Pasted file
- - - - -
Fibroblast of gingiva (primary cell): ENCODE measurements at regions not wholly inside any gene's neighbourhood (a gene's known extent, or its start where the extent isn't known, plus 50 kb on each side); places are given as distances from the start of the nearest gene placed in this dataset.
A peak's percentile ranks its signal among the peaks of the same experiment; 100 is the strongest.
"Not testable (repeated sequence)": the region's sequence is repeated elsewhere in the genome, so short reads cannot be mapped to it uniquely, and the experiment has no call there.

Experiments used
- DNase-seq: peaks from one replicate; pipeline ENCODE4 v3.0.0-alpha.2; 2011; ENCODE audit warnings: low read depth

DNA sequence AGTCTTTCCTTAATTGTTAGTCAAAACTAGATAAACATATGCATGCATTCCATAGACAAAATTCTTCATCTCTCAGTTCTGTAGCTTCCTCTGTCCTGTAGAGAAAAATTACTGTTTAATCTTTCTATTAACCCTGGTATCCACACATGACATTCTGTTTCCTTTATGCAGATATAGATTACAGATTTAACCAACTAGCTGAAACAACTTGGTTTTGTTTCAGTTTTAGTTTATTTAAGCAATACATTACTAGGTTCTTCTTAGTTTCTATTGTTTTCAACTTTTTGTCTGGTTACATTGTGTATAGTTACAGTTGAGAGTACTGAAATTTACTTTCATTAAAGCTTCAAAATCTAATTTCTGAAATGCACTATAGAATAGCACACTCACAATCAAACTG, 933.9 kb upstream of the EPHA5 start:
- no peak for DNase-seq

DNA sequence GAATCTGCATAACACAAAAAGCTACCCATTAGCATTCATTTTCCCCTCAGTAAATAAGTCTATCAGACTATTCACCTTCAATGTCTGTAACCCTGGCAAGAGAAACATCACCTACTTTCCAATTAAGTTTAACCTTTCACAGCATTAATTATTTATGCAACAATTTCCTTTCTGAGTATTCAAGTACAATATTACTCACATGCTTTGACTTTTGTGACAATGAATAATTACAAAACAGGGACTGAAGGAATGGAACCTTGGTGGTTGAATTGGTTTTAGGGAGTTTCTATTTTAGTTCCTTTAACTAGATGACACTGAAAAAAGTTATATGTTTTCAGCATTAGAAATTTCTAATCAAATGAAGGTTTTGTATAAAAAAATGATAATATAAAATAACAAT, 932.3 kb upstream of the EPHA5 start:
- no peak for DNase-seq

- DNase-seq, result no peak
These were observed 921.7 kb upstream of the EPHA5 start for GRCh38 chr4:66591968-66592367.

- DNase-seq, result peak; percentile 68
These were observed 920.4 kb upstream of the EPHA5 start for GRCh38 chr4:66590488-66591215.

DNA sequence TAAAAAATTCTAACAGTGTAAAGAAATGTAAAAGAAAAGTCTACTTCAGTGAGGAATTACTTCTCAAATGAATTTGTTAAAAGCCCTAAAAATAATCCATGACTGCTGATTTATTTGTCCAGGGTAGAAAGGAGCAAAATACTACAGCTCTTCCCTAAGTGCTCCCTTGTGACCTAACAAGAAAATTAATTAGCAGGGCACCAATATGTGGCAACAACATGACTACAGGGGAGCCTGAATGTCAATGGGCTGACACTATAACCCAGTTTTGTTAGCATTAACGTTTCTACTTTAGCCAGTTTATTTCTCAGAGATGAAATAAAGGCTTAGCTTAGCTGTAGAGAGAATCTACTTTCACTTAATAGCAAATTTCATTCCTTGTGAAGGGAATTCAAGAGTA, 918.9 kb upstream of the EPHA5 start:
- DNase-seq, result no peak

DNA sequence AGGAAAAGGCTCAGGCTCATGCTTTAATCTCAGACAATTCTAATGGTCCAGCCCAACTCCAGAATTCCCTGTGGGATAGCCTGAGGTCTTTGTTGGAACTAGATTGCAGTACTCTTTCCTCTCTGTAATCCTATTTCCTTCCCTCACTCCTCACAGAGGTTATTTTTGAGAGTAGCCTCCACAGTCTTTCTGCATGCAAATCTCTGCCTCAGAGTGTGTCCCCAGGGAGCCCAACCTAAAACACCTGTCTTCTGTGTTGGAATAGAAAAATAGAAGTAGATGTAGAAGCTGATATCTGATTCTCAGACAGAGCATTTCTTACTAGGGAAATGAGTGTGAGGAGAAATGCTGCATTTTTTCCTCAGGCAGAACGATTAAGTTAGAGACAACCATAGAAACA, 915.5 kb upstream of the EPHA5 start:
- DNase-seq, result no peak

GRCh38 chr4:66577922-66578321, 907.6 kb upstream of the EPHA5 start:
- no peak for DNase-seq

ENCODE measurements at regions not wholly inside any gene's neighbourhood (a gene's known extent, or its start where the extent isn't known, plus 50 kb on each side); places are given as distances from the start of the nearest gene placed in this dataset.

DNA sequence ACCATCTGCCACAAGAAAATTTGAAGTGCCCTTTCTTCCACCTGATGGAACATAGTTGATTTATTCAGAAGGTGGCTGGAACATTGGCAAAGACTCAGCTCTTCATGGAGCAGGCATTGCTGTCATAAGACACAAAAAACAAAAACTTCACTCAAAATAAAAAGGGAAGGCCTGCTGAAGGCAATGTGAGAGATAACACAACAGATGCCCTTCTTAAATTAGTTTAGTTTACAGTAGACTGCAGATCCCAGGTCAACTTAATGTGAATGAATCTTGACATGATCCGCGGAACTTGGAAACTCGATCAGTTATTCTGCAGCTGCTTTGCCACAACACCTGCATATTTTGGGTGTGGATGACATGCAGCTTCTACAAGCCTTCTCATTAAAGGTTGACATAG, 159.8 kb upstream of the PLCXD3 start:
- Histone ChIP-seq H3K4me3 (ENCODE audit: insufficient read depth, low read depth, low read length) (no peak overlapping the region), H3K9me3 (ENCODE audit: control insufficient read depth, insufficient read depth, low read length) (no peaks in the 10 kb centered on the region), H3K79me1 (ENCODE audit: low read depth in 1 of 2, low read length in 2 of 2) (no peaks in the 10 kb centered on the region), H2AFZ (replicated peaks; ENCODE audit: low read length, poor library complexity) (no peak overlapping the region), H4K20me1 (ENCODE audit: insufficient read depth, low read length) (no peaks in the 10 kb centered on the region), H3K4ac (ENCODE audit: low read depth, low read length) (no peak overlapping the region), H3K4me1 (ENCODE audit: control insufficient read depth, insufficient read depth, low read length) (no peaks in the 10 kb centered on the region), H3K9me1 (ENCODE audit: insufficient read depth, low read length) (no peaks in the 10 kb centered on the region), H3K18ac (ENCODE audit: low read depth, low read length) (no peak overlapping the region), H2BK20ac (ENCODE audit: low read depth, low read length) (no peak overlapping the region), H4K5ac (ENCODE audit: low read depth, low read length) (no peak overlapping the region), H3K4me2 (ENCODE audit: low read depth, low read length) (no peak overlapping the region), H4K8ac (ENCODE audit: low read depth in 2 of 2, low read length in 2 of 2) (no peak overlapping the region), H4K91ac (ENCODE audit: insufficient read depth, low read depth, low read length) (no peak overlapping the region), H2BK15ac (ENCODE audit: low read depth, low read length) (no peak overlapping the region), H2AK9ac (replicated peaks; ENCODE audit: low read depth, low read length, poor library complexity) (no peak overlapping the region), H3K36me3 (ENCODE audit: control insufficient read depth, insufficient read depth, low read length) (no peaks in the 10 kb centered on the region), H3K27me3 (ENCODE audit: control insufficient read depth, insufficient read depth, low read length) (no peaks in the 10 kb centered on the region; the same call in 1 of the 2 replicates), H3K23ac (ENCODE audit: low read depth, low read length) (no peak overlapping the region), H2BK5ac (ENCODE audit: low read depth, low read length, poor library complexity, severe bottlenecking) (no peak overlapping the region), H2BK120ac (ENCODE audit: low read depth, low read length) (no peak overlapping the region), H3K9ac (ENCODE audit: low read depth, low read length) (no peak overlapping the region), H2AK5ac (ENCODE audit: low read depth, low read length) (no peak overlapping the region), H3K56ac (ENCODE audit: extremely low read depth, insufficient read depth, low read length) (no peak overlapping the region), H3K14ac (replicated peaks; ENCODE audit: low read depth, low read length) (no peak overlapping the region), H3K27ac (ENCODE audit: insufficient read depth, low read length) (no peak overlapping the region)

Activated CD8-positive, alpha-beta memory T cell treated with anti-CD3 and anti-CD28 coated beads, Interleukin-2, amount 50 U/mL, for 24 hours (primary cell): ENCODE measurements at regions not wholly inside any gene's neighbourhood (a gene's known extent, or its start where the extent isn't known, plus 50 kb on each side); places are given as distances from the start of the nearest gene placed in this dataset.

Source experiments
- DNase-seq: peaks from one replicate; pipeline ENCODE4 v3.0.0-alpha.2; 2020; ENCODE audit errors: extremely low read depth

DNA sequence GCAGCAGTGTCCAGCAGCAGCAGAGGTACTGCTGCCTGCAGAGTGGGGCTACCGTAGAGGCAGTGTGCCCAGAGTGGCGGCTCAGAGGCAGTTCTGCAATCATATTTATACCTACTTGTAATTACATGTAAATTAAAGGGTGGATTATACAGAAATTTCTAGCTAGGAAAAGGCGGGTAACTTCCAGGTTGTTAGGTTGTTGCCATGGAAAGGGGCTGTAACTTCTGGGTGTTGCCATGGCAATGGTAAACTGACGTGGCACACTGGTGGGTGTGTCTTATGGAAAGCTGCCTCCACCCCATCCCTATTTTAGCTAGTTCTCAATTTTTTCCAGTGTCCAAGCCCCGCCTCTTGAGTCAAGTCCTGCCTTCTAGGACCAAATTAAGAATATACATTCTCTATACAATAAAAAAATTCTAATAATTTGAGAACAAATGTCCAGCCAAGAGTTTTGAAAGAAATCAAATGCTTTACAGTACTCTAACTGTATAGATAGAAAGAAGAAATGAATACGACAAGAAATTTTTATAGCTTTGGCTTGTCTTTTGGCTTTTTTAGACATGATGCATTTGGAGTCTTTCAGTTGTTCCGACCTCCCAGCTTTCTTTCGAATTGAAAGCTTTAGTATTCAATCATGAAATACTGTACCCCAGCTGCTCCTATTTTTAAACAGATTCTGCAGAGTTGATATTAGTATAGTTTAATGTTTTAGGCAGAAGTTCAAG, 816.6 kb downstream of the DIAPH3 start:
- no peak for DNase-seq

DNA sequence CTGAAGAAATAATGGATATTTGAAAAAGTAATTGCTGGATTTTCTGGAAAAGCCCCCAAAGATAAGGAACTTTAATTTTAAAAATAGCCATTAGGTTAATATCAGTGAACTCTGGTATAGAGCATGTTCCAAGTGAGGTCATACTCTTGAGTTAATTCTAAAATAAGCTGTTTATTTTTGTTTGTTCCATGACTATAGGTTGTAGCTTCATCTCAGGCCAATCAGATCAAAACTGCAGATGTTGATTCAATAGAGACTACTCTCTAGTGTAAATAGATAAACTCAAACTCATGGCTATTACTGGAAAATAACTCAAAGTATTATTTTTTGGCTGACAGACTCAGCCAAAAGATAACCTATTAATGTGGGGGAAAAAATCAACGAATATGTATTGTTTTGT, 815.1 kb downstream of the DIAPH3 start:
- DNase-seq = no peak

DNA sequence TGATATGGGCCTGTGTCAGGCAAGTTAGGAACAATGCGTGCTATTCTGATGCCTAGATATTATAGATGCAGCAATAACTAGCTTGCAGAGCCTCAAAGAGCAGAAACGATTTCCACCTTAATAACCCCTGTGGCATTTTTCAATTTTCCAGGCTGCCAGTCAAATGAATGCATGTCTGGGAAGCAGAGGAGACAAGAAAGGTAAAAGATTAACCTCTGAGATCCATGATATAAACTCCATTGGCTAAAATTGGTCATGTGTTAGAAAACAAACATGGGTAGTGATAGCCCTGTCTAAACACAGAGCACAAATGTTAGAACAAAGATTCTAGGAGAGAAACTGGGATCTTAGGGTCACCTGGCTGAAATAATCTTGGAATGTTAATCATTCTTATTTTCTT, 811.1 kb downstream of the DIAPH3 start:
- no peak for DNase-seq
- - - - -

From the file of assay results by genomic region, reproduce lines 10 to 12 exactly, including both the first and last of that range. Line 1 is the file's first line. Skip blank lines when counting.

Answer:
- DNase-seq, result no peak
These were observed 921.7 kb upstream of the EPHA5 start for GRCh38 chr4:66591968-66592367.

- DNase-seq, result peak; percentile 68